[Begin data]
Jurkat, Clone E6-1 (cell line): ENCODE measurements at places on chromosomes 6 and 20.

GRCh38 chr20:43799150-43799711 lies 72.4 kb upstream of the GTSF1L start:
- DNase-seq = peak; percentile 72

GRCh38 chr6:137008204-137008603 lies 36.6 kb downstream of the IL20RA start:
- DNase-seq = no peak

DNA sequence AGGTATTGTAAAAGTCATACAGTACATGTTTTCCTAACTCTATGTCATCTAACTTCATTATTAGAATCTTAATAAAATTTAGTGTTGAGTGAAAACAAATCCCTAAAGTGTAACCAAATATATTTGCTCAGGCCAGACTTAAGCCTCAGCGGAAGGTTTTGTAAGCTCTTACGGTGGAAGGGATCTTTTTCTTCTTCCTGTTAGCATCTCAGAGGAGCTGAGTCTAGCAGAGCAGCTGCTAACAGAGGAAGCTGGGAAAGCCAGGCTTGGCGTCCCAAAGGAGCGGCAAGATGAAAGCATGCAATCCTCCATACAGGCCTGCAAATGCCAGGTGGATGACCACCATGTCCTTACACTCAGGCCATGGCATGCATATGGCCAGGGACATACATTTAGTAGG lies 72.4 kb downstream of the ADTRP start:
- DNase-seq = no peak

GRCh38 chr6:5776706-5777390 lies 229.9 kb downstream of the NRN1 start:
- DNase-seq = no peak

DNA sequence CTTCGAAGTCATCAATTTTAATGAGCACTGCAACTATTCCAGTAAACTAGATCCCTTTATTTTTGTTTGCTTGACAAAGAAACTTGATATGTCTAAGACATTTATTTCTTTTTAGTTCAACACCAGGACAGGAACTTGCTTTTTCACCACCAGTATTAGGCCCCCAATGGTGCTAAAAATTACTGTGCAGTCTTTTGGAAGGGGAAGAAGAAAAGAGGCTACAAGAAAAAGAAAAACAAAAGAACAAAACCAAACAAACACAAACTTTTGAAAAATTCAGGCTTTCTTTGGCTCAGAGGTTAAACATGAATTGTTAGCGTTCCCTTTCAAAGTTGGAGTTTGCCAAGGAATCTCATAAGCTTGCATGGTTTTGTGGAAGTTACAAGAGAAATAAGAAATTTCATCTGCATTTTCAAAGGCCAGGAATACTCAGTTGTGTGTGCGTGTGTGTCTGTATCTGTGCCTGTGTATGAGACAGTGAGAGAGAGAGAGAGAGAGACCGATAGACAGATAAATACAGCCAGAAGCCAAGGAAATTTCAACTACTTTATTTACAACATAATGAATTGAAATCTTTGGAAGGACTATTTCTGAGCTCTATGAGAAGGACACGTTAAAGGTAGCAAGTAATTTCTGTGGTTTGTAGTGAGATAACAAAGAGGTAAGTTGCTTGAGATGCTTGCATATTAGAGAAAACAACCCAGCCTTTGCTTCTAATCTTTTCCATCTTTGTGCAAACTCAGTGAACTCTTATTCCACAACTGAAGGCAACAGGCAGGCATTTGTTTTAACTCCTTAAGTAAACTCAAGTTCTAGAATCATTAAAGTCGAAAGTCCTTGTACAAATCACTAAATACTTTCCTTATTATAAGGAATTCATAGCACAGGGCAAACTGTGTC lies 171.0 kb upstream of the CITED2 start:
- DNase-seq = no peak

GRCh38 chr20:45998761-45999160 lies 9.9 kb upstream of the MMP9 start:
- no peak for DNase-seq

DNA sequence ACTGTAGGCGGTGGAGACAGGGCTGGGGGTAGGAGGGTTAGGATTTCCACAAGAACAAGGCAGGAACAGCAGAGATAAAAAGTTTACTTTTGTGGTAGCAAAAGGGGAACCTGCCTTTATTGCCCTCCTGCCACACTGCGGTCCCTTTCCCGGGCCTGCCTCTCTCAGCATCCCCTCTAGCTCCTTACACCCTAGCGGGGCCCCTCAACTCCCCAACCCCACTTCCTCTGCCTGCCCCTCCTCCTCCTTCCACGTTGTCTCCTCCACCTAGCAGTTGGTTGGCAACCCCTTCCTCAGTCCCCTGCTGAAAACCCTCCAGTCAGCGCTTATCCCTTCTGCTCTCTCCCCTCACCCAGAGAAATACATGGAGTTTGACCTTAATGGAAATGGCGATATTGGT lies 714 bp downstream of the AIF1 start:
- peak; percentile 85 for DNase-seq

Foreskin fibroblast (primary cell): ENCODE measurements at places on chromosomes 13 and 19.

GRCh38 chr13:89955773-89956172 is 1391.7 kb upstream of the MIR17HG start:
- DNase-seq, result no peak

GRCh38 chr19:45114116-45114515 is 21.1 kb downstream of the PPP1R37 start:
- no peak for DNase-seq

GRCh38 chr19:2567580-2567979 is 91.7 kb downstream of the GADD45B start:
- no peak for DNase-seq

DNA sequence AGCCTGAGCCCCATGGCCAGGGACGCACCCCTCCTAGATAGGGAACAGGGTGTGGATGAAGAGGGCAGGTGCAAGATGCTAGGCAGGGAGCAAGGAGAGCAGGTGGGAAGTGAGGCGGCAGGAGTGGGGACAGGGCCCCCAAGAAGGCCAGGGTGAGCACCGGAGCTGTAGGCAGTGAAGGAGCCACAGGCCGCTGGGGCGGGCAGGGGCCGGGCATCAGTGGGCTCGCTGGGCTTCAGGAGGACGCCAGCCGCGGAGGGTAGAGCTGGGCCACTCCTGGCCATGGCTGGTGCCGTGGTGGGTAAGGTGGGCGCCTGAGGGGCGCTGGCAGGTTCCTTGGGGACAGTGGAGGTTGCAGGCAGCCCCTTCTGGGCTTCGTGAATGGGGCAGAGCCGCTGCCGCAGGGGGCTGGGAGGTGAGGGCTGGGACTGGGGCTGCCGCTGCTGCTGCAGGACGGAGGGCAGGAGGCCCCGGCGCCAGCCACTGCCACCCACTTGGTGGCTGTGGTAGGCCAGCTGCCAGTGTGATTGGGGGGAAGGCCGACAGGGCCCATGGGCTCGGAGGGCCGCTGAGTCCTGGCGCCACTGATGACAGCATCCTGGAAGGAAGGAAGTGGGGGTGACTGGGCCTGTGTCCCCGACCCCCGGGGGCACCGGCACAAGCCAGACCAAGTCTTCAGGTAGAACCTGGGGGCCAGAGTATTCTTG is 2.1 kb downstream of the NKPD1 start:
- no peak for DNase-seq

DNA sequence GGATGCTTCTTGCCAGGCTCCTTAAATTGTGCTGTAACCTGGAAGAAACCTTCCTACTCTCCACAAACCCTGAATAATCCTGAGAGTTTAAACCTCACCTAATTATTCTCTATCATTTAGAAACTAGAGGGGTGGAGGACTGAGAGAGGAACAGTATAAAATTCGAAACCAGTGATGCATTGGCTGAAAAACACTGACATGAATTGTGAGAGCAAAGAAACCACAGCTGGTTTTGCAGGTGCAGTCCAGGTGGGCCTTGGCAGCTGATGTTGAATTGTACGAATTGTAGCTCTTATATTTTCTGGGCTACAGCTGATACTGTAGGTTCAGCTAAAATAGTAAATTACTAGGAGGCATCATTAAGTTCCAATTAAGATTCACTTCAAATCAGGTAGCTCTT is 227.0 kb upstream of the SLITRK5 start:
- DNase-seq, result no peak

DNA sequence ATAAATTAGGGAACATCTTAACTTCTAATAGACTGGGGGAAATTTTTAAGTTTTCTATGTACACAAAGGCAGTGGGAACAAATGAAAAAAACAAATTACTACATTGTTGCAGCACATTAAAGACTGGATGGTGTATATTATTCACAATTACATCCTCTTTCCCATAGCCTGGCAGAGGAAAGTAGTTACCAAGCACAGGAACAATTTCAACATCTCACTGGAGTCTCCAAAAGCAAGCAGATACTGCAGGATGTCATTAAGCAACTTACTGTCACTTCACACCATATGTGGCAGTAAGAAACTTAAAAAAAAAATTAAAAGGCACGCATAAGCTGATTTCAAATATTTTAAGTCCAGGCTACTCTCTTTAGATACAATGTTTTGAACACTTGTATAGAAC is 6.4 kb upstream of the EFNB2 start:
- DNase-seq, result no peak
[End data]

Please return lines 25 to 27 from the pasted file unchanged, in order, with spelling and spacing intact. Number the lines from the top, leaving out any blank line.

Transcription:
DNA sequence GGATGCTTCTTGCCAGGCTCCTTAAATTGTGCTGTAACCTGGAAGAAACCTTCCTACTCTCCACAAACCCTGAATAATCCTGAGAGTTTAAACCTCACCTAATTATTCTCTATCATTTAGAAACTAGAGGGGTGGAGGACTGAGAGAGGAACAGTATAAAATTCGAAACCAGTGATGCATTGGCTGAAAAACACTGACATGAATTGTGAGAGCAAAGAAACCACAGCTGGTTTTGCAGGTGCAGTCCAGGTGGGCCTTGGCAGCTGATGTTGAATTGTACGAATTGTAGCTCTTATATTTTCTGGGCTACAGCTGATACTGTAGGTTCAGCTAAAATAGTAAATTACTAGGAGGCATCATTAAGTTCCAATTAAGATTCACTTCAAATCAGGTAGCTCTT is 227.0 kb upstream of the SLITRK5 start:
- DNase-seq, result no peak

DNA sequence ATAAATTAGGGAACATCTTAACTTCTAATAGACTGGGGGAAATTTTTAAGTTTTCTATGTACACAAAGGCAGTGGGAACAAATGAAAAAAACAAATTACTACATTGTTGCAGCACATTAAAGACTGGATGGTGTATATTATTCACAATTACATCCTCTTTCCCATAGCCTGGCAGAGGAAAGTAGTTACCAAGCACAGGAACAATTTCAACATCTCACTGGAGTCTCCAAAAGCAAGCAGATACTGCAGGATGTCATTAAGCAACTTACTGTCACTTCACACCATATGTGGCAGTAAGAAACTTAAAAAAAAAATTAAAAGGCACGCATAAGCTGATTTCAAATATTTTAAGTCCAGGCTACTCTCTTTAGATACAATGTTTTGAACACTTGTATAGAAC is 6.4 kb upstream of the EFNB2 start: